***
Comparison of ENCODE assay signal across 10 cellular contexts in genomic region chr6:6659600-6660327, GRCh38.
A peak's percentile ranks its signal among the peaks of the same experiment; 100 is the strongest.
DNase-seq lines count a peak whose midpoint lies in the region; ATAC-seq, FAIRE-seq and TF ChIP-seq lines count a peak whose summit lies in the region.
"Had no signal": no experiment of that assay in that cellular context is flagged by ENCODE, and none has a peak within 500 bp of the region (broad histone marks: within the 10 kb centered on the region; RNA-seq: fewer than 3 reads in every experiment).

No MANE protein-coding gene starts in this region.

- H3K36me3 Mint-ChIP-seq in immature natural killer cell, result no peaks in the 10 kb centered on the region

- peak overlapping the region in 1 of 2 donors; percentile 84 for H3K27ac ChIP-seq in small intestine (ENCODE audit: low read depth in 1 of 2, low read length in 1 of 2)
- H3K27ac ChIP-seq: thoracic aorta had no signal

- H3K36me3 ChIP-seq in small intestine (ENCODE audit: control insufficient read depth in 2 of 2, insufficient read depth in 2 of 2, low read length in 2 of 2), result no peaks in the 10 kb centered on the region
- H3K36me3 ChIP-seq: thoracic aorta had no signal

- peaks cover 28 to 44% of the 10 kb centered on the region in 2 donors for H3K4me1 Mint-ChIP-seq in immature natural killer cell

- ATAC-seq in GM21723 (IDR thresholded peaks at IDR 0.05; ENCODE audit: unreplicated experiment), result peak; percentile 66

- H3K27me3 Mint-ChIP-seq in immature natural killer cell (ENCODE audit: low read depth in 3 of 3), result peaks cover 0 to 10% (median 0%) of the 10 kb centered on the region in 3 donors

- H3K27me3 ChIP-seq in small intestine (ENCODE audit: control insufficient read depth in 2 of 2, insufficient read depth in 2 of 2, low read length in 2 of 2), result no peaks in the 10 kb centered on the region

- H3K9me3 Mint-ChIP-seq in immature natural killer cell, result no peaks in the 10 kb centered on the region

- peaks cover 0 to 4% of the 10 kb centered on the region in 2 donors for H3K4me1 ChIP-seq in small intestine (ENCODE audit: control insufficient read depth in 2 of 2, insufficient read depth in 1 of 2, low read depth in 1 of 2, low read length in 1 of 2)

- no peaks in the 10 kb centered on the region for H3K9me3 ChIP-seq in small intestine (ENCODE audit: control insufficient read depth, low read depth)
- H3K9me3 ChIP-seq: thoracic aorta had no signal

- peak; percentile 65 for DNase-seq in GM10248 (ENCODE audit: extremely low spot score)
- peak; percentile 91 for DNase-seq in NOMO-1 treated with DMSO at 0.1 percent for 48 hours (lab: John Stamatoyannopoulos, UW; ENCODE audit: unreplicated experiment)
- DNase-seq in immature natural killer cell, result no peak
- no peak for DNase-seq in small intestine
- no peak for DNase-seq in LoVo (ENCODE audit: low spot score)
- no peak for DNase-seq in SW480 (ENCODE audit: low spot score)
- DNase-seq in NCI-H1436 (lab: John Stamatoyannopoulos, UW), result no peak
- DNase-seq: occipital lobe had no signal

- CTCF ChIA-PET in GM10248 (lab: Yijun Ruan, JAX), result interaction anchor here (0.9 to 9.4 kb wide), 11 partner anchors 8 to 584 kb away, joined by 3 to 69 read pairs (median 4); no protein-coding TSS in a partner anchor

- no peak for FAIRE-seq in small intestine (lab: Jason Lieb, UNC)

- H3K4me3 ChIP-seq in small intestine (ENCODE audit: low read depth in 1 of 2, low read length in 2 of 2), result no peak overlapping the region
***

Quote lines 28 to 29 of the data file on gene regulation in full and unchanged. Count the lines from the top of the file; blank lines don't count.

- no peak for FAIRE-seq in small intestine (lab: Jason Lieb, UNC)

- H3K4me3 ChIP-seq in small intestine (ENCODE audit: low read depth in 1 of 2, low read length in 2 of 2), result no peak overlapping the region